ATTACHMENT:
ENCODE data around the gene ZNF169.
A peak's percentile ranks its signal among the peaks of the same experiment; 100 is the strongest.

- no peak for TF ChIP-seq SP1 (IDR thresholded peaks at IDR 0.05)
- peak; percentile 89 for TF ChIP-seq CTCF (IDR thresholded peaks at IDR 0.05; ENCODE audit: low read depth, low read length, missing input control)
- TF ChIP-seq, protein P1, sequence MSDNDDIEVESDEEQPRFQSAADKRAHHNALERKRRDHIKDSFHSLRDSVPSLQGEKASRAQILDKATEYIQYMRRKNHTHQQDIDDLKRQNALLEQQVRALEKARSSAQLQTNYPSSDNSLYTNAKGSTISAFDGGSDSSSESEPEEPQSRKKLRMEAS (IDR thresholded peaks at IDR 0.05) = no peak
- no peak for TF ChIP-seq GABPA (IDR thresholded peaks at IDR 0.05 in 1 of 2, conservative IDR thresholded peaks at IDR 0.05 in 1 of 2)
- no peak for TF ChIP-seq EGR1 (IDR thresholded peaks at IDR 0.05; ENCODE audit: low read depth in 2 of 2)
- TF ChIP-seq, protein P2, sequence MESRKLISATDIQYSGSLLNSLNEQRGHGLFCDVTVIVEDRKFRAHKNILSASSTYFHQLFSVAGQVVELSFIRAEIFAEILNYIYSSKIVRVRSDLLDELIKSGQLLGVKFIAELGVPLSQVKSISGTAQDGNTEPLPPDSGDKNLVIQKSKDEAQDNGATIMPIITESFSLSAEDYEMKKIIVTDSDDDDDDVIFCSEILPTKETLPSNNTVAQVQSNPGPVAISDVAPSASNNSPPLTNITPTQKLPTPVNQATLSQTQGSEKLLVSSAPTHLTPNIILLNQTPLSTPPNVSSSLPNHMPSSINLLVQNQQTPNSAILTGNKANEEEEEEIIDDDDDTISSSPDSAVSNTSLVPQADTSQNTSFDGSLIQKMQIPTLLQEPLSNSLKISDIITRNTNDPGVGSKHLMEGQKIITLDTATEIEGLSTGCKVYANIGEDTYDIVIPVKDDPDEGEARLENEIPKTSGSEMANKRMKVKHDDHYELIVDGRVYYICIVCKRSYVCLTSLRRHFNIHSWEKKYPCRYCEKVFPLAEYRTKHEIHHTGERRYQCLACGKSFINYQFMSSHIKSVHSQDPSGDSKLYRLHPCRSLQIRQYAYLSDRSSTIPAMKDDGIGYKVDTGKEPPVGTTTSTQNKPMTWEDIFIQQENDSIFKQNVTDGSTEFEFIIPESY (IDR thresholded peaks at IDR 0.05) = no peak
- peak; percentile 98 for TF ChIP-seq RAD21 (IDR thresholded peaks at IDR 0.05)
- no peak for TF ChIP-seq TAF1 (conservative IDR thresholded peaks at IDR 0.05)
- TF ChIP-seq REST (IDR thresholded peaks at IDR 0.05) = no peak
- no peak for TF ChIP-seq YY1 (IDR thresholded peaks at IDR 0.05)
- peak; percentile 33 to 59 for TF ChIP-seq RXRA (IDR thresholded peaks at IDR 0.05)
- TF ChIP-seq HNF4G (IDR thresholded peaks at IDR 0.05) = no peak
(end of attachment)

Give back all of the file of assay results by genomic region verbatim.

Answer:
ENCODE data around the gene ZNF169.
A peak's percentile ranks its signal among the peaks of the same experiment; 100 is the strongest.

- no peak for TF ChIP-seq SP1 (IDR thresholded peaks at IDR 0.05)
- peak; percentile 89 for TF ChIP-seq CTCF (IDR thresholded peaks at IDR 0.05; ENCODE audit: low read depth, low read length, missing input control)
- TF ChIP-seq, protein P1, sequence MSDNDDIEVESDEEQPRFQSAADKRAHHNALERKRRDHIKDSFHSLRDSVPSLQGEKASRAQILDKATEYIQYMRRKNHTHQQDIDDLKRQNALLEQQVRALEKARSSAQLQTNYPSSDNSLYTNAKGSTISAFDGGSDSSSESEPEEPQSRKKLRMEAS (IDR thresholded peaks at IDR 0.05) = no peak
- no peak for TF ChIP-seq GABPA (IDR thresholded peaks at IDR 0.05 in 1 of 2, conservative IDR thresholded peaks at IDR 0.05 in 1 of 2)
- no peak for TF ChIP-seq EGR1 (IDR thresholded peaks at IDR 0.05; ENCODE audit: low read depth in 2 of 2)
- TF ChIP-seq, protein P2, sequence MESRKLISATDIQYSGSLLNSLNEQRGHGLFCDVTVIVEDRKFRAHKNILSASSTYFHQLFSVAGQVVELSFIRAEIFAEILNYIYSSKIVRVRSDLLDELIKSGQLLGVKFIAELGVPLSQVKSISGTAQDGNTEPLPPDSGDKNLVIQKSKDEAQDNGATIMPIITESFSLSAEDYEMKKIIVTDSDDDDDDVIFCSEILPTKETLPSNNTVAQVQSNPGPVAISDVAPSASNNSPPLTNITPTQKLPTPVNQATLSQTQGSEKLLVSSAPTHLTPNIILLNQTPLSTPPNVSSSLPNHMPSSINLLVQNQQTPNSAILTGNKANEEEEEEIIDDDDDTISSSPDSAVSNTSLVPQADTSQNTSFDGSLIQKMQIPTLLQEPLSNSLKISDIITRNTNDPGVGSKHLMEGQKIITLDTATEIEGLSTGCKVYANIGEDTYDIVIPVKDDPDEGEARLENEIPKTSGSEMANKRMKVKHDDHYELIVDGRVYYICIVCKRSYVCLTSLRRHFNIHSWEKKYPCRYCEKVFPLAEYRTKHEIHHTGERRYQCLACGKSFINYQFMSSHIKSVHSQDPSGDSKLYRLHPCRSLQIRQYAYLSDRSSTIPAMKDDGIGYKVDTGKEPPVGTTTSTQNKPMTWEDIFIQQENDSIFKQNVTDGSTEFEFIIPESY (IDR thresholded peaks at IDR 0.05) = no peak
- peak; percentile 98 for TF ChIP-seq RAD21 (IDR thresholded peaks at IDR 0.05)
- no peak for TF ChIP-seq TAF1 (conservative IDR thresholded peaks at IDR 0.05)
- TF ChIP-seq REST (IDR thresholded peaks at IDR 0.05) = no peak
- no peak for TF ChIP-seq YY1 (IDR thresholded peaks at IDR 0.05)
- peak; percentile 33 to 59 for TF ChIP-seq RXRA (IDR thresholded peaks at IDR 0.05)
- TF ChIP-seq HNF4G (IDR thresholded peaks at IDR 0.05) = no peak